A Love Letter to Lagos
Bitter Lemons in Nigeria
It’s been a long day in Lagos and this is a small moment of slowness in a city unable to do calm.
Lagos and I, we’re sweet on each other, though my God she’s got a funny way of showing it: she bursts my car tires, holds up my meetings, wrecks my plans, throws my schedules to her warm winds. But I still love her. And, in my three last Lagosless months, I had missed her. London offers no substitute.
The noise, the rush, the incessant movement, the chatter: information here is more valuable than the ever volatile naira. I had a hundred rumors in my back pocket by lunchtime today, a thousand bits of maybe golden, maybe garbage information tucked into my handbag come twilight.
Sitting in this first-floor bar I see Nigeria’s green and white flag flapping in the breeze; sequins skintight across bodies getting ready for a night of dancing; cheery yellow motor trikes zipping past on the nearby road; huge trucks heavy with broken rocks; ladies in high heels starting their hours long commute home; security guards lolling against gate posts as a night of sitting and arranging rammed car parks stretches ahead. It’s a blue evening, freckled with rainbow dots from the swaying disco light overhead.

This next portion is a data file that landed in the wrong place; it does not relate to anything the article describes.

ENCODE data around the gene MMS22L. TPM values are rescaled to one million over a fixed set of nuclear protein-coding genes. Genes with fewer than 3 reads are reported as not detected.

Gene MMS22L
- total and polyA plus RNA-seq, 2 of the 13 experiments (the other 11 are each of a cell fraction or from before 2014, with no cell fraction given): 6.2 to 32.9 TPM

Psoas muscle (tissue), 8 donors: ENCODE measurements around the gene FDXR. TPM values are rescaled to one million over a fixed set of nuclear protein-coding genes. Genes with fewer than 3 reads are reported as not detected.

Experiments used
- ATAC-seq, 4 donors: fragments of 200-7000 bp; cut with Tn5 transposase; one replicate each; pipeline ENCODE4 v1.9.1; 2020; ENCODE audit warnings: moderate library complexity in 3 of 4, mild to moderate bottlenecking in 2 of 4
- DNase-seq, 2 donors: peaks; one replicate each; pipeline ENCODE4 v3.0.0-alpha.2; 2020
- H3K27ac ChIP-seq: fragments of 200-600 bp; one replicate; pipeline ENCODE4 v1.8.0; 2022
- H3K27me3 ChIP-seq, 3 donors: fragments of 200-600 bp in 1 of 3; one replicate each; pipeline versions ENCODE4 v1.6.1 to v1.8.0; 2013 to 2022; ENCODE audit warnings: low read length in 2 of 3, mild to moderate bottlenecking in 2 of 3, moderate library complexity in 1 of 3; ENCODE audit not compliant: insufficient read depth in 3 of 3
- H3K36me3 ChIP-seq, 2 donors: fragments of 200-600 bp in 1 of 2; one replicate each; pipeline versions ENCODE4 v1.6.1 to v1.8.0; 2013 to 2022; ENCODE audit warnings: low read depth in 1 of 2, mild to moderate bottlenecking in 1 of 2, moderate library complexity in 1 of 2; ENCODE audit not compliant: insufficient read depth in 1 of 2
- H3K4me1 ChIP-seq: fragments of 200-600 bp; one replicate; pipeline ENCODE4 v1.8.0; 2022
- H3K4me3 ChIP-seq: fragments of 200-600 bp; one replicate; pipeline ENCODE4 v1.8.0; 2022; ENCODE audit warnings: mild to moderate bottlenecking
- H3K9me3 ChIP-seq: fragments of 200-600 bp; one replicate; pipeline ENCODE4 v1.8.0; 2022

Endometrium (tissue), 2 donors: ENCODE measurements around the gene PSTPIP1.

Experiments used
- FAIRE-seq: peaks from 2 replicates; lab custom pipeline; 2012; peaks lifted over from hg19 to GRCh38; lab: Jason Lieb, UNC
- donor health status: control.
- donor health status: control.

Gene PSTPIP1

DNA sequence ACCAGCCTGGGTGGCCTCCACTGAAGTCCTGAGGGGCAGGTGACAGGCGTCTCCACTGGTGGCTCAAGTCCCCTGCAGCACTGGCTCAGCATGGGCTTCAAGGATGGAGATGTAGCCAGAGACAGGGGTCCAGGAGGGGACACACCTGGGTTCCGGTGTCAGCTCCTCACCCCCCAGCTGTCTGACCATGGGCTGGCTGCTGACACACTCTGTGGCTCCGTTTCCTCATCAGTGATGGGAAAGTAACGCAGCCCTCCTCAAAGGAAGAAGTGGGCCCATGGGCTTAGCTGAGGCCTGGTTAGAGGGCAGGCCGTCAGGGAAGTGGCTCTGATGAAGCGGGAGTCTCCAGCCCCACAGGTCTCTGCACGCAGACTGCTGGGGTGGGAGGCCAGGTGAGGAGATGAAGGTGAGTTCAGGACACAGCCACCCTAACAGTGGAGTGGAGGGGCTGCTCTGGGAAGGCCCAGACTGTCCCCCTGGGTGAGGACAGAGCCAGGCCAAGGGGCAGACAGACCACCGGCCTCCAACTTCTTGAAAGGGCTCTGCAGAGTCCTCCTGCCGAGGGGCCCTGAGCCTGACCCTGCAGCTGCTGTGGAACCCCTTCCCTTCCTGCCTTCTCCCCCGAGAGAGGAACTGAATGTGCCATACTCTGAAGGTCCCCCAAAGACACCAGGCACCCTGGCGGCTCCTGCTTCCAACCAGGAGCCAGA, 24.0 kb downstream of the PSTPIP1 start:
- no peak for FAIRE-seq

One friend is on the beers; here it’s usually Star or Heineken, maybe a syrupy Gulder. I’m drinking Bitter Lemon; it’s not jazzy but it’s as much my Nigeria drink as anything else. Car headlights are shining through the bottle as drivers fight for parking spaces; the turquoise plastic filter lends a near-romantic glow to proceedings.
Another friend is sipping on a Zombie, recalling the Fela Kuti song you’ll hear leaking from bus windows while you’re stuck in evening traffic, its speedy, jangly beat at odds with the static traffic.
“Zombie no go go unless you tell’em to go/Zombie no go stop unless you tell’em to stop/Zombie no go turn unless you tell’em to turn/Zombie no go think unless you tell’em to think.”
Zombies are much bastardised cocktails and here they come with a scatter of dried cinnamon from a kitchen spice pot and with an orange plastic flip-top. The barman holds a lighter over the drink, shakes the cinnamon; it burns and smells like Christmas. Our table lights up with a quick blue flame from the alcohol. Even drinks are on fire in Lagos.